American Pragmatism

Last week, I read news that Center for John Dewey Studies was being inaugurated at the Savithribai Phule Pune University in collaboration with University of Texas, Austin. Yesterday, on the Art of Manliness podcast, I heard about two American philosophies – American Transcendentalism and American Pragmatism, with philosopher John Kaag.

Of importance to me and the link between these two events is that these are philosophies which John Dewey believed in. He passed on this influence further to the Dr. B. R. Ambedkar. It is believed that this influenced him while working on the Indian constitution. Below are my notes from the podcast:

Kaag believes that American Transcendentalism is situated around three philosophers – Ralph Waldo Emerson, Henry David Thoreau and Margaret Fuller. The Transcendentalists believed in freedom from societal constraints and the idea of self-reliance and breaking away from traditions set by European philosophy. However, Emerson believed that this needs to be tempered with compassion. He wrote about this in an essay called Compensation in which he says that the freedom is always in tension with or operates within a cosmos of give and take. It is believed that this idea was inspired from his study of the Bhagavad Gita and broadly with his reading of Indian metaphysics and with the idea of karma.

This is broadly expressed in Transcendentalism as an individual existing within a cosmic whole, that an individual does not lead a solitary existence and that an individual continuously negotiates his freedom within the Society or cosmos he exists in.

The challenge to American Transcendentalism came from Charles Darwin and his work, On the Origin of Species. This posited that humans are just evolved animals. The question then arose that if we were just animals, then will we not be dictated by natural laws and hence, does free will exist?

The American Pragmatists provide the answer to this by trying to reconcile free will and morals with Science. They also appear after the American Civil War (1861-1865), where they see how a strict adherence to ideology and dogma leads to violence and conflict. American Pragmatism is built by philosophers Charles Sanders Peirce, William James and John Dewey. Pragmatism believed in securing human freedom and human dignity in response to changes seen in Industrial Revolution. They believed Philosophy should be world ready and that philosophical truth should be based on practical consequences.

Kaag believes that William James read a French philosopher, Charles Renouvier, who believed that there is no empirical proof for the existence of free will. However, if one believed that there was such a thing as free will then it would create a world where there was free will. James expands on this concept and says that there are certain concepts in the world like God, Love, Free Will etc. for which there is no empirical evidence possible. Here, the standard method of Science fails because they miss things that happens below a certain level of consciousness, small nuances and an unseen order.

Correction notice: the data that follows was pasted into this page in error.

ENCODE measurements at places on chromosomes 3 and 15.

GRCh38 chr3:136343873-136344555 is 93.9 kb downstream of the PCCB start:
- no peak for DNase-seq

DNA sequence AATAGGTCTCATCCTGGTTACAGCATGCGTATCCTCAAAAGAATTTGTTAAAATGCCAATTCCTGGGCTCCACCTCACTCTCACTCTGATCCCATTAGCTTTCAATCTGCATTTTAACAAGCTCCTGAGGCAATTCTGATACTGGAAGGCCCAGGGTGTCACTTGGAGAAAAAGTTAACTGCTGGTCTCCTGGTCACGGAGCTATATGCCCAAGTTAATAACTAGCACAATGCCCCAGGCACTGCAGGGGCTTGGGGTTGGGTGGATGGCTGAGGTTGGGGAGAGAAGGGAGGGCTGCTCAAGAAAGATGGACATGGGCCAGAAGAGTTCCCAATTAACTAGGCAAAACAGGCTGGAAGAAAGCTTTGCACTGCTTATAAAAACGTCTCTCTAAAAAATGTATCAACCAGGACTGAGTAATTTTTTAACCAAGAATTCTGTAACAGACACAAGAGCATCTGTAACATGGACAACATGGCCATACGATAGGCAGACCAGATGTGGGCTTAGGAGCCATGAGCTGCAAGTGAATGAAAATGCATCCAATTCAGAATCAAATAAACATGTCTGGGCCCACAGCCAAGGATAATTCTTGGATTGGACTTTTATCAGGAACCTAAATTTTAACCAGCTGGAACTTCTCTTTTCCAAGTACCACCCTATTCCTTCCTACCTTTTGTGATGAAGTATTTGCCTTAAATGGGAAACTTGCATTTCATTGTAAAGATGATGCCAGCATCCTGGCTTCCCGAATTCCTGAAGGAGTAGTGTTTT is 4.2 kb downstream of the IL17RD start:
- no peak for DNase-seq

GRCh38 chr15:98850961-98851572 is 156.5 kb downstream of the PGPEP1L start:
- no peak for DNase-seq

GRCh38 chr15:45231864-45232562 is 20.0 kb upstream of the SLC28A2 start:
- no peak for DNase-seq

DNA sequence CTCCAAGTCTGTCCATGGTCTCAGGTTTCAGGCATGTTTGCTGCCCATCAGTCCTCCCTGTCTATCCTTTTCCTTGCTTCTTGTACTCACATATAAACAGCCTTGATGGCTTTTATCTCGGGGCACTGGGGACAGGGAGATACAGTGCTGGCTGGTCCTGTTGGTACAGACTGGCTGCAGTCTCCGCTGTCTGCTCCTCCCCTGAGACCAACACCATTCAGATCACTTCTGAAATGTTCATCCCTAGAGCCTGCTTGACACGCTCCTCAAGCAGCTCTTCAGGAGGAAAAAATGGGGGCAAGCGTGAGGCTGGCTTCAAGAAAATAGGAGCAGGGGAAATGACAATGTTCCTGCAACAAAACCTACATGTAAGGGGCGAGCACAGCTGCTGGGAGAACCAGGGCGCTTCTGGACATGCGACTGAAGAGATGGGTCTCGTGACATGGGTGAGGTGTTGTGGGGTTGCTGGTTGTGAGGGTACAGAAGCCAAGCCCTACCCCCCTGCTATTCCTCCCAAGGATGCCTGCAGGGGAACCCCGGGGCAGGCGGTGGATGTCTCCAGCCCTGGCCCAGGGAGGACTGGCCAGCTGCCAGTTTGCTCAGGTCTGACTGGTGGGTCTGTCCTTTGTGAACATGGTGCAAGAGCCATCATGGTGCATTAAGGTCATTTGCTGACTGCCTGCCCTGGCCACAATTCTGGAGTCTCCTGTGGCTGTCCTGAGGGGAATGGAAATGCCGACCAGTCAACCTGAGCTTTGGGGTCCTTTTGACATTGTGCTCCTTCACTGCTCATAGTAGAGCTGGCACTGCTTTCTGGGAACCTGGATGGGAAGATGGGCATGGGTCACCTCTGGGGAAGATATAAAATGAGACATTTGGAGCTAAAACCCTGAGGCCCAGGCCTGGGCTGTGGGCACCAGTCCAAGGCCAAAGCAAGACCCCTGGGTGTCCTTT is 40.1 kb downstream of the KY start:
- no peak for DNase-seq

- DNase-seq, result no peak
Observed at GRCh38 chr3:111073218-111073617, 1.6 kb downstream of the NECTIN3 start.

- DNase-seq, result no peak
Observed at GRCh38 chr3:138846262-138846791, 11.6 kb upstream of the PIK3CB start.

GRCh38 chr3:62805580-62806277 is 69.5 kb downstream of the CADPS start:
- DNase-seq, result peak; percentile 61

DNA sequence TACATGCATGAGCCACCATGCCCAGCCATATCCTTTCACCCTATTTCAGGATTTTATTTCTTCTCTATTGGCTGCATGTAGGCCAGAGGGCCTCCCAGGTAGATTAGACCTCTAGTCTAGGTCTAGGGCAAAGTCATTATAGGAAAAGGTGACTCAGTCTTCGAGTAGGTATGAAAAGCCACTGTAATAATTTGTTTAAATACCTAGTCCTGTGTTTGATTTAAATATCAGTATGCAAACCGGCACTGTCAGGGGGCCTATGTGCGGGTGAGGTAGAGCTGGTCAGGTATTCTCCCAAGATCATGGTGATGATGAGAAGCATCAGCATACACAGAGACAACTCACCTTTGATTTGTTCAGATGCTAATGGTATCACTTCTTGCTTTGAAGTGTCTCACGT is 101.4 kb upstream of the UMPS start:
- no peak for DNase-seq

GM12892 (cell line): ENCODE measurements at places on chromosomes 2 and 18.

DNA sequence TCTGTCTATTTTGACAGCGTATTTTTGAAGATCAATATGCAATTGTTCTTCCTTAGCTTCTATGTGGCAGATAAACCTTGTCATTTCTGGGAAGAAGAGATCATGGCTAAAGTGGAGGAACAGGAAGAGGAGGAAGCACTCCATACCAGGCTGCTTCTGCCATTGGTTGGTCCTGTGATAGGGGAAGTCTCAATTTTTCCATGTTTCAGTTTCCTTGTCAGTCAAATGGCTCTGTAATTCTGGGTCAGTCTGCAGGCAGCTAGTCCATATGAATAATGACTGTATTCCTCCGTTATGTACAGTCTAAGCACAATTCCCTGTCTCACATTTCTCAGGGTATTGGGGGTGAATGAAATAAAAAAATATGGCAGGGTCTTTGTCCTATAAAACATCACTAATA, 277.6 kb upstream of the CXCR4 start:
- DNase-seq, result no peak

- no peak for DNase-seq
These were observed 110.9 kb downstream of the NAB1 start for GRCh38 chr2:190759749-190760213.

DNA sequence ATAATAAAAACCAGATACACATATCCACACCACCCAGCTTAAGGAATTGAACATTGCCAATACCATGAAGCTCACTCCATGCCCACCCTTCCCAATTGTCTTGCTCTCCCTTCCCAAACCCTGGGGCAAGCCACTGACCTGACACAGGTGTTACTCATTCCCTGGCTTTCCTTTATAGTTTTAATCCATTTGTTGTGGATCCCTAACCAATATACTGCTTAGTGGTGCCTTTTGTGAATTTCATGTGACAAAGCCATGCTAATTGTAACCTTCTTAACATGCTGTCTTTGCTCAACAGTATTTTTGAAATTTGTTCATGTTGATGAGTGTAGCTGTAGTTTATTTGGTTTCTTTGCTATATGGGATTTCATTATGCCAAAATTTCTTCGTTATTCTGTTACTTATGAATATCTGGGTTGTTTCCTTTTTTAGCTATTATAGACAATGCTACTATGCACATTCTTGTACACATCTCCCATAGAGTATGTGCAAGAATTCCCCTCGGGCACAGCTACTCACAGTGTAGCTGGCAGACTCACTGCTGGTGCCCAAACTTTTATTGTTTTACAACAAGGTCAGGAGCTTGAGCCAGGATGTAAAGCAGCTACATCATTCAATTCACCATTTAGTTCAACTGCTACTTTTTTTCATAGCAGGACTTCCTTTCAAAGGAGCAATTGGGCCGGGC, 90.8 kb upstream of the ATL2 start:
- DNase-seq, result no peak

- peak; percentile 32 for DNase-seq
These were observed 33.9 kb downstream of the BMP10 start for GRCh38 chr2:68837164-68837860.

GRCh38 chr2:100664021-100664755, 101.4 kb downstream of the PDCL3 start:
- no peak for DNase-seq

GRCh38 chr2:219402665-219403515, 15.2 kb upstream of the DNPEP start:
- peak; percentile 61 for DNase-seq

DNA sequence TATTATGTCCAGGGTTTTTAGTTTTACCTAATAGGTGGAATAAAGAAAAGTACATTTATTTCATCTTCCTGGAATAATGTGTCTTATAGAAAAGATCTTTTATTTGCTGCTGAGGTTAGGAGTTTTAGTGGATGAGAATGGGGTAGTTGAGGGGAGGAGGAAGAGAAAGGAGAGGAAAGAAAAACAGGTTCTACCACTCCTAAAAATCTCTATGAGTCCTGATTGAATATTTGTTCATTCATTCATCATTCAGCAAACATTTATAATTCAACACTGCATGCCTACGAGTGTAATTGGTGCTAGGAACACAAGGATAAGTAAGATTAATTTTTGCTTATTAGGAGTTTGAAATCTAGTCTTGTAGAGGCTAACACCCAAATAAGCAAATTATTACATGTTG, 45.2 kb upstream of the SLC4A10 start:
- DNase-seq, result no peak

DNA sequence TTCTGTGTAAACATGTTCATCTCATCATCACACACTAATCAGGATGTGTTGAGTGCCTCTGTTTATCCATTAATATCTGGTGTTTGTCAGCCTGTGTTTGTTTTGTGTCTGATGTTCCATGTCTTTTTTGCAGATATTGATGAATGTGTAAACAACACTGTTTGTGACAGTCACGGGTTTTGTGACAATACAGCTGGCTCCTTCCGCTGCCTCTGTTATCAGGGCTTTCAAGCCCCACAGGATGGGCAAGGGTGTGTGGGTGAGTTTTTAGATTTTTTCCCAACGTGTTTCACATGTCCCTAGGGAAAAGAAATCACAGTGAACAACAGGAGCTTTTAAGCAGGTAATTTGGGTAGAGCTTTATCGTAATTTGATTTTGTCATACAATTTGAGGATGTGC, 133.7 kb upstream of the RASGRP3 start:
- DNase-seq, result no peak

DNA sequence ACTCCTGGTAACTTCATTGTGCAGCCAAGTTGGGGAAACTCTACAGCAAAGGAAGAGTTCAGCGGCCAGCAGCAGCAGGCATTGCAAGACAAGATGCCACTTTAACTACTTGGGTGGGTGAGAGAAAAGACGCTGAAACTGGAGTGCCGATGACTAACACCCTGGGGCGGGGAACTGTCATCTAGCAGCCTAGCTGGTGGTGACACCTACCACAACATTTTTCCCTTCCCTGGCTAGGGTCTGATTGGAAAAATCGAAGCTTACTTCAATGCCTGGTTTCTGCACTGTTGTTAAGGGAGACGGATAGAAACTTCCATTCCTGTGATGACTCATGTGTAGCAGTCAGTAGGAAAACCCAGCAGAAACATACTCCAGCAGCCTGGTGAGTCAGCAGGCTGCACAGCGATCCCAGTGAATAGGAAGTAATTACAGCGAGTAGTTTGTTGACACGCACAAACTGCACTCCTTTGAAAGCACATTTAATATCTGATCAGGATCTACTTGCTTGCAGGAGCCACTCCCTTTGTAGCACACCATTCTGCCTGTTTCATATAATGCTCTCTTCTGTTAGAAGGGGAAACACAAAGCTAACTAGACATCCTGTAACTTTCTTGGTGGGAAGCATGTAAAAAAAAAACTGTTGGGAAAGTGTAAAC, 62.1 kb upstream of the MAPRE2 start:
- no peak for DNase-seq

So, the Pragmatists answer the question of whether life is worth living without free will with Maybe. They push the onus on the live-r. They believe that the experience of the important life events are not based on certainty but on maybes. James believes that exercising our freedoms while living life with others and negotiating our freedoms while living our life, is what makes our life worth living. They believed that there is a connection between freedom and love based on this maybe.They believed more in the experience of the real world.

Kaag believes that Pragmatism as an idea went out of vogue in the 1950s when Philosophy became more logical and followed the footsteps of Mathematics rather than staying with the Humanities and the Social Sciences.

I have not read any of the original thinkers mentioned on this podcast or the news item, Dewey and Ambedkar. Hearing the podcast, I think it would be worth reading them in the original. Naval Ravikant has tweeted and mentioned in other podcasts that reading “On The Origin of Species” in the original is possible. Hence, it may be worth reading the American philosophers, Emerson, James, Fuller and Thoreau, in the original as well. Of these, I have only tried reading and listening to Thoreau so far. However, I have ended up sleeping during both of my efforts. Perhaps, I should start with someone else?

What could be their contribution to our world today? It could perhaps ween us away from the strict adherence to ideology and dogma that we experience daily in the news and on social media. It could also help us understand that we are all rational beings capable of making decisions. Hence, we must respect others and the decisions they make that they have this rational capacity. There are some things that Science can explain and some that Science is yet to explain. We need to understand thing in the scientific way where evidence exists and be open to the possibility of the role of Spirituality where Science is not able to provide compelling answers yet. We need to spend more time experiencing life offline where experiences are shared and real and not try to argue in abstract terms. I would love to read the book that this podcast is based on, American Philosophy: A Love Story.